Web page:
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Advanced laser diagnostics for flame-wall interactions in turbulent boundary layers

   School of Engineering

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  Dr B Peterson  Applications accepted all year round  Competition Funded PhD Project (European/UK Students Only)

About the Project

Flame-wall interactions (FWI) play an important role for the design of cleaner propulsion systems such as aero- and automotive engines. Especially for the development of hybrid-electric systems, engine chambers will become smaller and operate at higher pressures. These requirements increase flame-wall interactions, which lead to increased heat transfer and flame quenching.  

 This funded PhD studentship provides an exciting opportunity to study flame-wall interactions using advanced laser diagnostics. The PhD will be working as part of a team that is providing fundamental, ground-breaking experimental measurements that resolve the thermo-fluid and thermo-chemical processes at gas/wall interfaces. In particular, we are interested in studying flame behaviour within boundary layers to understand the fundamentals of flame quenching and heat losses through laminar and turbulent boundary layers.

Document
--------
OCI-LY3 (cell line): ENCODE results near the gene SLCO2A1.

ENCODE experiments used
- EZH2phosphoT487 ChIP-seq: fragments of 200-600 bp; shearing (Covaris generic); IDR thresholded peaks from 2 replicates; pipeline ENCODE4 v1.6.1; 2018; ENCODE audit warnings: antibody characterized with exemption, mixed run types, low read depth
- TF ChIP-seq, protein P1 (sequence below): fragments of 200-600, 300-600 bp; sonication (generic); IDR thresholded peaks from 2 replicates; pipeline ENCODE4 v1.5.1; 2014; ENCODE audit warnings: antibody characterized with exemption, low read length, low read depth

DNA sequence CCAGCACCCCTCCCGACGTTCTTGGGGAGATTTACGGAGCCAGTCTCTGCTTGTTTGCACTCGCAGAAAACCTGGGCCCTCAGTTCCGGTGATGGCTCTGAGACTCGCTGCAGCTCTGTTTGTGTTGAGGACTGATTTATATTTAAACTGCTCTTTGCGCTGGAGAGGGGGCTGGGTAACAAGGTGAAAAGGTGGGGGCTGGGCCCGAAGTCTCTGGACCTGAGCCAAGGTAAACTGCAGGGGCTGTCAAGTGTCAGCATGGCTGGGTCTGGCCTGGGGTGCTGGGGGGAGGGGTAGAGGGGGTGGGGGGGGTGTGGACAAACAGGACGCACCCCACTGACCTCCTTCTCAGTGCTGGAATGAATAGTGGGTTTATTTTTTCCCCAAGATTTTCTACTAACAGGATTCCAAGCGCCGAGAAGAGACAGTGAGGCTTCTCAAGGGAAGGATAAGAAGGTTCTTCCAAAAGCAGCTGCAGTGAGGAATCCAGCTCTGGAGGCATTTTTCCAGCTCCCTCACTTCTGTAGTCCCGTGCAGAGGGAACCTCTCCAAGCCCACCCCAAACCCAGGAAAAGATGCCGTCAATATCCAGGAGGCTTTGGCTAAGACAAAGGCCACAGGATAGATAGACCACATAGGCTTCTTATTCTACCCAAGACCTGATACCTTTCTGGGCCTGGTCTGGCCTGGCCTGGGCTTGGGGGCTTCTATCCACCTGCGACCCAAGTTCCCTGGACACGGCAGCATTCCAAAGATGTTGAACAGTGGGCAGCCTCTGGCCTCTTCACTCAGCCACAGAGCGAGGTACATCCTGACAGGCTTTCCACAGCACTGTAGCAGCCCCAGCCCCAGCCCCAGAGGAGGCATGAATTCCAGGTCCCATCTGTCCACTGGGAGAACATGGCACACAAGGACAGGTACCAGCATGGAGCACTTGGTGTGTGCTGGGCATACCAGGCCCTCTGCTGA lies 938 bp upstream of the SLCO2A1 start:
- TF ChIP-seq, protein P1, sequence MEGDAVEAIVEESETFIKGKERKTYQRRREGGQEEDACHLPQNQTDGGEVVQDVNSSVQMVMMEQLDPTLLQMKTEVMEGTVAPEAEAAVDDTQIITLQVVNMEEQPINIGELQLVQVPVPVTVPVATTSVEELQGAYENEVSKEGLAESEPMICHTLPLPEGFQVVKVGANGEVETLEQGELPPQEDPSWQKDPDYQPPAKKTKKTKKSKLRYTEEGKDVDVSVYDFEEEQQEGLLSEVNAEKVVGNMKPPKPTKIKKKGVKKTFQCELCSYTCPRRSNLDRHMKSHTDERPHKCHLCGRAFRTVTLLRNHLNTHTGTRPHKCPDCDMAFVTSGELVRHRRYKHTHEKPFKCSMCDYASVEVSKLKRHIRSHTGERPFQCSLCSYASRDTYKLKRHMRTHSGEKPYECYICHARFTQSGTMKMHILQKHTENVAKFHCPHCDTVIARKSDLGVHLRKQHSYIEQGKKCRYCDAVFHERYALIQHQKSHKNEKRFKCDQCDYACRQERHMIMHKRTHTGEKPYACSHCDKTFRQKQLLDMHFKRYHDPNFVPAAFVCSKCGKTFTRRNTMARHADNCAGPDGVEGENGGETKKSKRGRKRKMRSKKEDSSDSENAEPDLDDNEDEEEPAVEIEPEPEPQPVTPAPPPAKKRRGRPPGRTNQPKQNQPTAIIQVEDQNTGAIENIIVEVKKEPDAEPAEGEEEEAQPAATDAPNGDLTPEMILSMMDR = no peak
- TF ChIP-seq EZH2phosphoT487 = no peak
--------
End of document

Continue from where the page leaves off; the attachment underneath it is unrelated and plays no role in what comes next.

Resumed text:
Measurements will be conducted in a side-wall flow facility with a V-flame impinging onto a walled surface. In this research, we will use a suite of advanced diagnostics that include:

·        Short-pulse coherent anti-Stokes Raman spectroscopy (CARS) – measuring wall-normal gas temperatures

·        Laser induced-fluorescence (LIF) – visualizing the 2D flame front behavior

·        Phosphor thermometry (PT) – measuring the wall surface temperature

·        Particle tracking velocimetry (PTV) – measuring the near-wall flow field.

The PhD candidate will be active in two of the techniques listed above. For example, (i) CARS/LIF to study transient flame losses through the boundary layer; (ii) LIF/PTV to study the mutual flame/flow interaction in the boundary layer; (iii) PT/CARS to study the thermal boundary layer development; (iv) PTV/CARS to resolve mass & energy transport within boundary layers. The PhD will work alongside two post-doctoral researchers and two PhD students utilizing these diagnostics in near-wall reacting flows.

 A desirable start date is May – October 2021, but is flexible. The candidate should have a master’s degree in either Physics or Engineering. Competencies in laser diagnostics, optics or photo-physics, even at the empirical level, will be positively considered.

Candidates who are interested should directly contact Dr. Brian Peterson [Email Address Removed].

 The funding is available for UK home students, but can be considered for EU candidates if starting before August 2021.

This position will remain open until filled, early applications are encouraged. To Apply:

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